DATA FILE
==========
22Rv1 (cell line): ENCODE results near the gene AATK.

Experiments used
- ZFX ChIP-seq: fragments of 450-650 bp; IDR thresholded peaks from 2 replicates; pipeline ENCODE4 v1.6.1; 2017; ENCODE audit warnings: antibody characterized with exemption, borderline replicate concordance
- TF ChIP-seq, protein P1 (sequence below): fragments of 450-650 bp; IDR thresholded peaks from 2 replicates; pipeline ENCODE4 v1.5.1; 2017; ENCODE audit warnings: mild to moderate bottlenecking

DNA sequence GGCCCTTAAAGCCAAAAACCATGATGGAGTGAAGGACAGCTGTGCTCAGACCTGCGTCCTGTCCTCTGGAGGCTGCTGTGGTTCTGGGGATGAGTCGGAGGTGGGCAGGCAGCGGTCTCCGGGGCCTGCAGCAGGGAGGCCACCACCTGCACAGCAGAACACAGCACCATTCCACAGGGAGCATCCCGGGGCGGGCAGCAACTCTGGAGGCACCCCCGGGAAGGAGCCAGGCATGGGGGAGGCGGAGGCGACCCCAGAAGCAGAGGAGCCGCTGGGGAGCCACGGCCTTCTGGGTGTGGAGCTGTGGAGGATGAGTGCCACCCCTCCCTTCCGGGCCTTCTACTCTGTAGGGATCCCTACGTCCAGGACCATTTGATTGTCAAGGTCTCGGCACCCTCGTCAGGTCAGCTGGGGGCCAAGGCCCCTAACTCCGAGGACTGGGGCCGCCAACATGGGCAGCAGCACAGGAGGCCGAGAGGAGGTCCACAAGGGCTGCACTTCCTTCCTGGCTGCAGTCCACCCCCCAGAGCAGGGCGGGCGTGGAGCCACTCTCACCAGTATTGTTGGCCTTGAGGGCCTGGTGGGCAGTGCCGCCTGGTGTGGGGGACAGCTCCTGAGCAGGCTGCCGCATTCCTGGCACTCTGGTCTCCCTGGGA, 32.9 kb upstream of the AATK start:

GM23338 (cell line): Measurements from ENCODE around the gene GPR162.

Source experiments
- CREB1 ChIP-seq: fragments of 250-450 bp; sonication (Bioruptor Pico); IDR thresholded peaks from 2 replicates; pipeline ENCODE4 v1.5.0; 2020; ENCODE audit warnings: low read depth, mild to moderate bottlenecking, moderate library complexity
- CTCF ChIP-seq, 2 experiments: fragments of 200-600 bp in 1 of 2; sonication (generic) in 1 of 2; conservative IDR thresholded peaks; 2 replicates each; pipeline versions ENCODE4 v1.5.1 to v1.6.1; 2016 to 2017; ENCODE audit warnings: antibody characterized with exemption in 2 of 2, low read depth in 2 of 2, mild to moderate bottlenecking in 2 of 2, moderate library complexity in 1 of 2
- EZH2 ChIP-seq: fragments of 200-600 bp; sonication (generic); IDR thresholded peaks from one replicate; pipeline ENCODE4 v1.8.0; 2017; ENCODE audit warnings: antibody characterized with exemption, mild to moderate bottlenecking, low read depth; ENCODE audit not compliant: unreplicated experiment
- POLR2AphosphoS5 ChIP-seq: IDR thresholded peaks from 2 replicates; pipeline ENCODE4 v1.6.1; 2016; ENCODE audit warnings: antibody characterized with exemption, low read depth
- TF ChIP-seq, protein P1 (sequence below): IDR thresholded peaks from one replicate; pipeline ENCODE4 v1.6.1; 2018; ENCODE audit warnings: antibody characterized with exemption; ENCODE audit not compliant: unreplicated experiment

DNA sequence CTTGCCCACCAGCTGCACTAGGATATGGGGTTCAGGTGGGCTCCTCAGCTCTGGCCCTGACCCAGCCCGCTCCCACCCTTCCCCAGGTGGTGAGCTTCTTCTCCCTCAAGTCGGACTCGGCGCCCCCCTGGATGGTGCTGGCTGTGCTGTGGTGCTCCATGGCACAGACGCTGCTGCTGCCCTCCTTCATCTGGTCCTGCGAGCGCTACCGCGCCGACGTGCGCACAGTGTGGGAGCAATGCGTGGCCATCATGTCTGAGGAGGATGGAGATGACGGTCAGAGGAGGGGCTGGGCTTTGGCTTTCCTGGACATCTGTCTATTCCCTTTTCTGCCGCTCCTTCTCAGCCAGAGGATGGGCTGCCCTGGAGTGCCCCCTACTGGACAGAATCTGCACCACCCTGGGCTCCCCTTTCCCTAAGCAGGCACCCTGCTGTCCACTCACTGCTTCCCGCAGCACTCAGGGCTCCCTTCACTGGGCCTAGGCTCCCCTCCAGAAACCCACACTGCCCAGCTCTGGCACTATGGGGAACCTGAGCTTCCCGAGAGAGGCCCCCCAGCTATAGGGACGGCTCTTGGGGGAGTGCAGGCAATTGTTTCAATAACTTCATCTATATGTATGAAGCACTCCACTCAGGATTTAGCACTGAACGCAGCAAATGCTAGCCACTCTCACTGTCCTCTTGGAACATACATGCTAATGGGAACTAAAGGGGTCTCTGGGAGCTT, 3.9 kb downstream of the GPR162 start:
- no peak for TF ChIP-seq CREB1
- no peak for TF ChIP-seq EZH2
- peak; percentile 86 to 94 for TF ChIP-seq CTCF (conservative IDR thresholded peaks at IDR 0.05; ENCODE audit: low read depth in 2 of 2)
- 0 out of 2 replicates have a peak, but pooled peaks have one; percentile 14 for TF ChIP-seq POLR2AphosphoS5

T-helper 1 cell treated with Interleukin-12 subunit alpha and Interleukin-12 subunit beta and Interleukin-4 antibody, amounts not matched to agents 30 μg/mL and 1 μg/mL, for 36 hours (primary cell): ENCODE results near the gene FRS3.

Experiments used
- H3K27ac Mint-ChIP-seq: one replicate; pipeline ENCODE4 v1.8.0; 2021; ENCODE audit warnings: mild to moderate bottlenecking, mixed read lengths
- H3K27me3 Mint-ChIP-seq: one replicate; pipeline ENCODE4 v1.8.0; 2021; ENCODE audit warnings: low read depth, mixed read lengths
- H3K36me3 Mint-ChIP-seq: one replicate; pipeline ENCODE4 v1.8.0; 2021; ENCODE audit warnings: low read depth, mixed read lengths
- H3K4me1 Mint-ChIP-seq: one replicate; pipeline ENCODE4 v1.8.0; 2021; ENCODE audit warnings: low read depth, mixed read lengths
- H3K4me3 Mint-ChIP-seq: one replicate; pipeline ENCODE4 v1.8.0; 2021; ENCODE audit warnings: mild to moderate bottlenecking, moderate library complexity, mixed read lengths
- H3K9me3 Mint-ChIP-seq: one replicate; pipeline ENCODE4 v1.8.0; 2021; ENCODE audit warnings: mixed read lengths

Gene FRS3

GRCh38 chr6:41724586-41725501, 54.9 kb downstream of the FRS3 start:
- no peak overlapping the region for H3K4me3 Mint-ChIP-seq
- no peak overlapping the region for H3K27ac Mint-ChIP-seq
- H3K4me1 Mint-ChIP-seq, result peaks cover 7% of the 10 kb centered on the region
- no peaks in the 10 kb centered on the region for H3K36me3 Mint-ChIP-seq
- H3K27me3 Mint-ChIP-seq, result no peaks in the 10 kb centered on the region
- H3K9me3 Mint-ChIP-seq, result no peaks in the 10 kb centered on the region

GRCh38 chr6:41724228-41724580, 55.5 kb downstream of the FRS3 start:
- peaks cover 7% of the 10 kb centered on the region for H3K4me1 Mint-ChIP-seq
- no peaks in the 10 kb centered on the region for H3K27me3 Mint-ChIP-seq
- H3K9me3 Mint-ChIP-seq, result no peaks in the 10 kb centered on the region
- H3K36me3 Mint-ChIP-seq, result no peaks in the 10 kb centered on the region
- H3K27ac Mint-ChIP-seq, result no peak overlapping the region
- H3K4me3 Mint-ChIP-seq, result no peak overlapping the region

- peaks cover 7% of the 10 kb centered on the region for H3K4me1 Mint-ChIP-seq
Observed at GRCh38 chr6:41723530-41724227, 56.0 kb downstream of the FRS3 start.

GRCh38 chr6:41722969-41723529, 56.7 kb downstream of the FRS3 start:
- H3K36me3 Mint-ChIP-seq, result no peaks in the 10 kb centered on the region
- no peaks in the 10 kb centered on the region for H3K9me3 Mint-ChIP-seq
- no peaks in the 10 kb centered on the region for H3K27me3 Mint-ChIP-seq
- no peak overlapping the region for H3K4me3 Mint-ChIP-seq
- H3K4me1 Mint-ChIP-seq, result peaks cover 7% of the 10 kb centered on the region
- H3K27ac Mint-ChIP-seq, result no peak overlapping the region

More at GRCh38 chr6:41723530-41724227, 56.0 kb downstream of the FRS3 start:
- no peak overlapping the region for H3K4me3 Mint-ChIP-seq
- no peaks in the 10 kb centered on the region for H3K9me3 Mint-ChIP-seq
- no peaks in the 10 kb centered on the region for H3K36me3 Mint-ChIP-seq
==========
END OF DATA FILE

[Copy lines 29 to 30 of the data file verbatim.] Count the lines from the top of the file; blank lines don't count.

- no peak overlapping the region for H3K27ac Mint-ChIP-seq
- H3K4me1 Mint-ChIP-seq, result peaks cover 7% of the 10 kb centered on the region